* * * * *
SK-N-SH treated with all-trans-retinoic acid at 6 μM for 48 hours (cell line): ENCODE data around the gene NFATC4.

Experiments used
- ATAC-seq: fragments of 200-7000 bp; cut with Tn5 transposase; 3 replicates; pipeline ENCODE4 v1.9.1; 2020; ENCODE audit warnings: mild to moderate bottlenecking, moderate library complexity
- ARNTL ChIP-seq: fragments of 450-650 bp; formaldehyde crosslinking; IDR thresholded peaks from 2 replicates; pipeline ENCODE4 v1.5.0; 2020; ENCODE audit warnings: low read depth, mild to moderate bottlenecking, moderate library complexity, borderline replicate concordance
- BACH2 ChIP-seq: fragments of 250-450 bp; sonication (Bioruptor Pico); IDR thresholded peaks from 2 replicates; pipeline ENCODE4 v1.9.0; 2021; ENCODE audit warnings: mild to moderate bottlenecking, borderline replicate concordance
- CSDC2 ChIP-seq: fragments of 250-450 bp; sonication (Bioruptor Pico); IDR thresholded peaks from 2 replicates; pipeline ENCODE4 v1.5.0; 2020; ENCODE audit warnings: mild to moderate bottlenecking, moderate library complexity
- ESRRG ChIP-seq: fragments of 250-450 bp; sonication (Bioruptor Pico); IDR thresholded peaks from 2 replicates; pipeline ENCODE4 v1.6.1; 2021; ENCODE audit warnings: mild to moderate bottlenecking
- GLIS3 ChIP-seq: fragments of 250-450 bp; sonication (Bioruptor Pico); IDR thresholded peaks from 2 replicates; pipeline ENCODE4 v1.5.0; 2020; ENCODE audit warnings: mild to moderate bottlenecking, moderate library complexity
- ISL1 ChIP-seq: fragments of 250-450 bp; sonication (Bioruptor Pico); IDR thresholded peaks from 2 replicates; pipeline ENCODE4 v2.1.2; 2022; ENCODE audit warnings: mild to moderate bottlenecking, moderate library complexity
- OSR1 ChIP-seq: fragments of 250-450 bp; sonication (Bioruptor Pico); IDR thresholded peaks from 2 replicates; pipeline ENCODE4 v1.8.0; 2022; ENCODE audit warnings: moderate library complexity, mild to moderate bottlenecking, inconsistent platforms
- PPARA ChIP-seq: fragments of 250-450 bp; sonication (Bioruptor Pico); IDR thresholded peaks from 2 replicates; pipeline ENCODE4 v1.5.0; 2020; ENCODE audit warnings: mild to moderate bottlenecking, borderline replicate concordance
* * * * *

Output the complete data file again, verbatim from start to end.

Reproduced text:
SK-N-SH treated with all-trans-retinoic acid at 6 μM for 48 hours (cell line): ENCODE data around the gene NFATC4.

Experiments used
- ATAC-seq: fragments of 200-7000 bp; cut with Tn5 transposase; 3 replicates; pipeline ENCODE4 v1.9.1; 2020; ENCODE audit warnings: mild to moderate bottlenecking, moderate library complexity
- ARNTL ChIP-seq: fragments of 450-650 bp; formaldehyde crosslinking; IDR thresholded peaks from 2 replicates; pipeline ENCODE4 v1.5.0; 2020; ENCODE audit warnings: low read depth, mild to moderate bottlenecking, moderate library complexity, borderline replicate concordance
- BACH2 ChIP-seq: fragments of 250-450 bp; sonication (Bioruptor Pico); IDR thresholded peaks from 2 replicates; pipeline ENCODE4 v1.9.0; 2021; ENCODE audit warnings: mild to moderate bottlenecking, borderline replicate concordance
- CSDC2 ChIP-seq: fragments of 250-450 bp; sonication (Bioruptor Pico); IDR thresholded peaks from 2 replicates; pipeline ENCODE4 v1.5.0; 2020; ENCODE audit warnings: mild to moderate bottlenecking, moderate library complexity
- ESRRG ChIP-seq: fragments of 250-450 bp; sonication (Bioruptor Pico); IDR thresholded peaks from 2 replicates; pipeline ENCODE4 v1.6.1; 2021; ENCODE audit warnings: mild to moderate bottlenecking
- GLIS3 ChIP-seq: fragments of 250-450 bp; sonication (Bioruptor Pico); IDR thresholded peaks from 2 replicates; pipeline ENCODE4 v1.5.0; 2020; ENCODE audit warnings: mild to moderate bottlenecking, moderate library complexity
- ISL1 ChIP-seq: fragments of 250-450 bp; sonication (Bioruptor Pico); IDR thresholded peaks from 2 replicates; pipeline ENCODE4 v2.1.2; 2022; ENCODE audit warnings: mild to moderate bottlenecking, moderate library complexity
- OSR1 ChIP-seq: fragments of 250-450 bp; sonication (Bioruptor Pico); IDR thresholded peaks from 2 replicates; pipeline ENCODE4 v1.8.0; 2022; ENCODE audit warnings: moderate library complexity, mild to moderate bottlenecking, inconsistent platforms
- PPARA ChIP-seq: fragments of 250-450 bp; sonication (Bioruptor Pico); IDR thresholded peaks from 2 replicates; pipeline ENCODE4 v1.5.0; 2020; ENCODE audit warnings: mild to moderate bottlenecking, borderline replicate concordance